The 12 Most Costly Sales Strategy Mistakes
The Top 12 Sales Strategy Mistakes Most Salespeople Make
In our experience, there are 12 common mistakes that most salespeople today make in their sales strategy resulting in wasted time and lost revenue:
Mistake #1: Blind Spots and Assumptions
Many salespeople don’t understand the strategic pains of the customer, the decision making process, or the root causes of the pains. They assume that because the customer is being nice to them that they must be the preferred vendor.
Mistake #2: Wrong People
Selling too low and talking to the wrong people in the sales process is another common sales strategy mistake. Salespeople tend to stay in their comfort zone and sell to those who are already sold rather than those who can really get the deal done. The key is figuring out whose votes you need and then getting them on your side early.
Mistake #3: Political Strategy
Each person on the buying committee has a different amount of power and plays a different role. Within their sales strategy, salespeople must identify key players and how they can influence their vote or live without it. The most effective tool in selling is a stakeholder analysis that identifies each stakeholder’s pain, power, preference, part and plan. If salespeople don’t have this level of information, they are watching what is happening – not making it happen.
Mistake #4: No Competitive Strategy
It is critical to anticipate, predict and be able to neutralize the competition. How do they plan to win? Who is helping them? What do they usually say about us? You must be able to differentiate yourself in a strategic manner and demonstrate how you solve their challenges better.
Mistake #5: Missed Losing Signals
There are many signals that indicate a deal is out of control – cancelled meetings, unreturned calls, new requirements late in the process, no access, etc. If salespeople can pick up on these signals fast enough, there is time to change the sales strategy. The earlier you realize a deal is out of control, the better chance there is of turning it around.
Mistake #6: Happy Ears
A positive mental attitude is an important quality of successful salespeople, but it can also cloud critical thinking and sales strategy. Sales managers have to ask critical questions and challenge assumptions to predict what could go wrong before it actually does. You don’t want bad news late in the game.
Mistake #7: Poor Team Leadership
Everyone who touches a deal should understand the politics and history of the deal and their individual role and action items. Salespeople must look at their job as a leadership position and it is the sales manager’s job to drill down and find out what is going on before it’s too late.
Mistake #8: Tactics Don’t Match Strategy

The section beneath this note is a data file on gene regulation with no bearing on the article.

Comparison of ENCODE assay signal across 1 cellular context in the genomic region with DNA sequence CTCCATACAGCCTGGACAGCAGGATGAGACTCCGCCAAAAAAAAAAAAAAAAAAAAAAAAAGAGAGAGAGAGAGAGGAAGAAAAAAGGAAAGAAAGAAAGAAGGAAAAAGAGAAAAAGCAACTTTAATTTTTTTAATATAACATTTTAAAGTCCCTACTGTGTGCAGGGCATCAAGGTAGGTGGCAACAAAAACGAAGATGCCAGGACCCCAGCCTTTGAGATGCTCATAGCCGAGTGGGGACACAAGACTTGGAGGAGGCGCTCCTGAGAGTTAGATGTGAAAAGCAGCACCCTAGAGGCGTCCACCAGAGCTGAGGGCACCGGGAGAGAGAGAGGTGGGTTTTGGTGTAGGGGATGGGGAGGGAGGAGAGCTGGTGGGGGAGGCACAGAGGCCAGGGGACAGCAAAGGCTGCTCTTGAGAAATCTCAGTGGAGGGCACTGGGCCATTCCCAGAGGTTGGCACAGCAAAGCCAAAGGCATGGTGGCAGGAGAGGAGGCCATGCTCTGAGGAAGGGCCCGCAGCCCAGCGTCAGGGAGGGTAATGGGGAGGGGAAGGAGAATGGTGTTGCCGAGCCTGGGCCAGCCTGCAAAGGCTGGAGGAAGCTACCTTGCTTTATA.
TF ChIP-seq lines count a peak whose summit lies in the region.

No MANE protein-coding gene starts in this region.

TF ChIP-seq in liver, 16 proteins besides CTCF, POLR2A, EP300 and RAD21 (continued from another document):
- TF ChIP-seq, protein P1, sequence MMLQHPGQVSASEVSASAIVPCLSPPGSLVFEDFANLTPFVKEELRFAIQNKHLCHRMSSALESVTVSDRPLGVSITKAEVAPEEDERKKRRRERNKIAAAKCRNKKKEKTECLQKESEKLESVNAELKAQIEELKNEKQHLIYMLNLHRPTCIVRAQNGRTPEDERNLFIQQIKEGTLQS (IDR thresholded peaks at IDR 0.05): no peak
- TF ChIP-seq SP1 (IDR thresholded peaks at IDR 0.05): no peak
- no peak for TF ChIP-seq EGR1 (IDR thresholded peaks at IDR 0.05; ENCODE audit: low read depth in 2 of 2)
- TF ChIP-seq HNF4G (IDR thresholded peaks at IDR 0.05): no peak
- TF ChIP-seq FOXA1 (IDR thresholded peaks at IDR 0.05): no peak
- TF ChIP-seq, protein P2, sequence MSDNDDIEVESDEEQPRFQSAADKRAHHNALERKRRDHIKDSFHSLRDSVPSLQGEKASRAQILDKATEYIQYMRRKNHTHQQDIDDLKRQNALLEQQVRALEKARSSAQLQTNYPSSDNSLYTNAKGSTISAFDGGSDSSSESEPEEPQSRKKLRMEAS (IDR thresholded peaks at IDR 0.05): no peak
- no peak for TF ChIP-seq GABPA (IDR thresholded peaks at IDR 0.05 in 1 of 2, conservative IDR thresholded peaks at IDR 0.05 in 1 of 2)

Often, salespeople do things in “reaction” mode or because someone asked them to when it does not contribute to a victory. Salespeople don’t get paid to be busy – they get paid to be effective. Matching your selling style to the individual personality style of the buyer results in better relationships, bonding and alignment overall.
Mistake #9: Poor Qualification
Many deals are over before they even begin because of a bad solution fit, bad cultural fit, or no source of urgency. How to effectively qualify deals will differ for each rep and company. Ultimately, it depends on your chance of winning, the resources it will take to “buy the next card,” and what else you have in your pipeline. Determining qualification criteria upfront takes emotion out of the equation, enabling salespeople to qualify out of bad deals and instead work on those they have a better chance of winning.
Mistake #10: No Deal Coaching or Strategy Reviews
Companies that do this well are simply more successful. Yet most sales managers claim they don’t have time to coach or don’t think coaching is their job. Instead, they spend their time propping-up weak salespeople, rescuing weak deals, or working on deals that are out of control rather than coaching deals before they become out of control. Having regularly scheduled sales strategy sessions with reps enables managers to help revise the strategy to ultimately win deals.
Mistake #11: No Closing Strategy
In this economy, it can take as long to navigate the approval process as it does the decision-making process. Procurement has become much more powerful and sometimes they are better at buying than salespeople are at selling. Salespeople must document their differentiators and update their stakeholder analysis on players that come in late including additional executives, IT, procurement, finance and legal. ROI alone won’t close the deal. Consider your sales strategy – your solution must have a political pain or gain for a powerful person who will push it across the CFO’s desk.
Mistake #12: No Plan B
When new information emerges, retest your sales strategy. Issues change and power struggles over priorities emerge the closer stakeholders get to making a decision. You should always have a Plan B (and C). If you try one sales strategy and it doesn’t work, there may not be time for a huddle. Flexibility and agility are critical.